Their is possessive, there indicates a situation. They’re means “they are”. “Their homework is in their satchels over there, and there are two extra bags with them. They’re taking them to their teacher tomorrow.”

its it's

This one breaks the standard apostrophe rule. If the meaning of the word is “it is”, then use it’s. At ALL other times use its. “It’s a good idea to turn the power off before you unscrew its cover.”

could have could of

Along with should have, etc., this is a common mistake that is always wrong. It is gradually creeping into modern speech (sadly) so could be included in dialogue if that is what is meant.

effect affect

People and things can affect other people and things. People and things are affected by other people and things. In other words, affect is a verb. Effect, however, is a noun. “Greenhouse gases affect the atmosphere. The effects of global warming are changing weather conditions. There are many exceptions to these basic rules. For example, it is possible for someone to effect (a verb) a solution to a problem. If in doubt, find another way to say it.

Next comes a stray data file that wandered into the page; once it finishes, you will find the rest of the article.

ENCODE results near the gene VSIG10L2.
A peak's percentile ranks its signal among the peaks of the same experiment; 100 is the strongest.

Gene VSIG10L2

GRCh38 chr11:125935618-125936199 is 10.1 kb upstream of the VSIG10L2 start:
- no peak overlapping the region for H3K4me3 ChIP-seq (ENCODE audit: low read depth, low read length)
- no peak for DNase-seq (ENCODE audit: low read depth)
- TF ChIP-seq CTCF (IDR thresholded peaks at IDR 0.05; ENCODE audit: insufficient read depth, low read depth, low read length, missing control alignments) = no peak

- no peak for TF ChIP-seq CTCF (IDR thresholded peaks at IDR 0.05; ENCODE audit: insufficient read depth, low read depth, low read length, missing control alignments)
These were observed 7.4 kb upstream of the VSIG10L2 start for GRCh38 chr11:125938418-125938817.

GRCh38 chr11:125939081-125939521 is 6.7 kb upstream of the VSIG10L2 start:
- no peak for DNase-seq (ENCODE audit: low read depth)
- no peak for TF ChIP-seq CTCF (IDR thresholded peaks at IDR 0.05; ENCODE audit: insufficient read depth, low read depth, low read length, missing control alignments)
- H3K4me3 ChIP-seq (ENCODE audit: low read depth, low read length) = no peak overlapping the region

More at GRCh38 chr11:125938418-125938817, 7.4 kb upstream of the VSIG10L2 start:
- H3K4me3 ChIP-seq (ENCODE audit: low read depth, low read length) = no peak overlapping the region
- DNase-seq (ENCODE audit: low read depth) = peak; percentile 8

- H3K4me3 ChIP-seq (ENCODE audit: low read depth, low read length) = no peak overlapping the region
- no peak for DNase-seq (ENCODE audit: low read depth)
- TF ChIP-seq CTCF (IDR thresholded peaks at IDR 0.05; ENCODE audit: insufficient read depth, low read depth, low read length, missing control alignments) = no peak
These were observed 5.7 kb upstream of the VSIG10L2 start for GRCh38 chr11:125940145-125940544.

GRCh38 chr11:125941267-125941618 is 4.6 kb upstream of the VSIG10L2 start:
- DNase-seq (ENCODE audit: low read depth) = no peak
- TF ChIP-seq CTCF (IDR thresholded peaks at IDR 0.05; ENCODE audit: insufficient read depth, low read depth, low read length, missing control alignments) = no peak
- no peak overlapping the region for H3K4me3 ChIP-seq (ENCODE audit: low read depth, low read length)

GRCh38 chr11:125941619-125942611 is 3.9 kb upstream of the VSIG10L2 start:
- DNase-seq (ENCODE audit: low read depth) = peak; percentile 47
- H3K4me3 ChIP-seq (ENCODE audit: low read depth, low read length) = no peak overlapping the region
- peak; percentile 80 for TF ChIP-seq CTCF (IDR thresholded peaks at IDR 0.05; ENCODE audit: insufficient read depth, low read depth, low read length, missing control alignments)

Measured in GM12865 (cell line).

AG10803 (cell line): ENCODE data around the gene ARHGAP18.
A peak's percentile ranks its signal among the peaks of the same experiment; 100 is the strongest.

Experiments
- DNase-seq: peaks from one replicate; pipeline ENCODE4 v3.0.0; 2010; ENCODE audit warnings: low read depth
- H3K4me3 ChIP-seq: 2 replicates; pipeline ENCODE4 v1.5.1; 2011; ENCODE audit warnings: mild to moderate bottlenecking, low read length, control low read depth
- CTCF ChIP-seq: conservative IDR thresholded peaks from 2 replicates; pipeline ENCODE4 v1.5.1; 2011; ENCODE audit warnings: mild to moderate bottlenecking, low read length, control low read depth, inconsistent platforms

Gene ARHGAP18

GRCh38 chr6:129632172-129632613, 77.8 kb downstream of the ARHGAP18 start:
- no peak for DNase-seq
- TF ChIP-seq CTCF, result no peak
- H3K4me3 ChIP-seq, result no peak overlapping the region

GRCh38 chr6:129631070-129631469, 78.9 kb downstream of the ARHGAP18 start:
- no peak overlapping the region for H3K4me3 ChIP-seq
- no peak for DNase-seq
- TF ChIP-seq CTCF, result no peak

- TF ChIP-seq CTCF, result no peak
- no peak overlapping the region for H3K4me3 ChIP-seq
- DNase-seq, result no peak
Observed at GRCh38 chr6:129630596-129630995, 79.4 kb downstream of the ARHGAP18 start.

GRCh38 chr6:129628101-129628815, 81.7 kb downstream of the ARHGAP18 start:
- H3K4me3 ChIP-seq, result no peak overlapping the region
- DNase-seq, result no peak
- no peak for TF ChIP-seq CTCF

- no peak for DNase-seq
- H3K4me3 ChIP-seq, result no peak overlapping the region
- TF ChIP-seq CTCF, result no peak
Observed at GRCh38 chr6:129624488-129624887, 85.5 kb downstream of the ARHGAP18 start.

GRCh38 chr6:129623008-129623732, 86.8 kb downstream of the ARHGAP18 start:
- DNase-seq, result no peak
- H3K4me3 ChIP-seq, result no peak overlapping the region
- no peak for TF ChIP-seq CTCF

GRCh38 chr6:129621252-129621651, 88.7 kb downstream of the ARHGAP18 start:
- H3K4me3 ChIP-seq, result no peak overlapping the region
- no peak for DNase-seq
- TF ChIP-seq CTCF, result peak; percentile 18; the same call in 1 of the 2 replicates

number is number are

Strictly speaking, the word “number” is a single item, so “a number of people are going to come” is incorrect; it should be “a number of people is going to come”. In modern speech, however, this can sound stilted, so some sense and flexibility should be applied. This also applies to the following (correct) examples: the government is.... a few of the crowd is... everyone is.... nobody is....


The correct English is mothers-in-law, not mother-in-laws.


The rules of punctuation are far too numerous to explore fully here, but there are some very common mistakes that will be mentioned.

Never have a space before a comma, question mark or exclamation mark.

It is a matter of choice (and a much debated topic) whether a double space is required after a full stop at the end of a sentence. We use single spaces.

Please pay attention to apostrophes. The most common error is plurals; people type area’s (as in more than one area). Plurals do not have an apostrophe before the s. Areas is the correct plural of area. This also applies to common abbreviations, for example CDs is the plural of CD, not CD’s. And something that occurred between 1970 and 1979 is on the 70s, not the 70’s.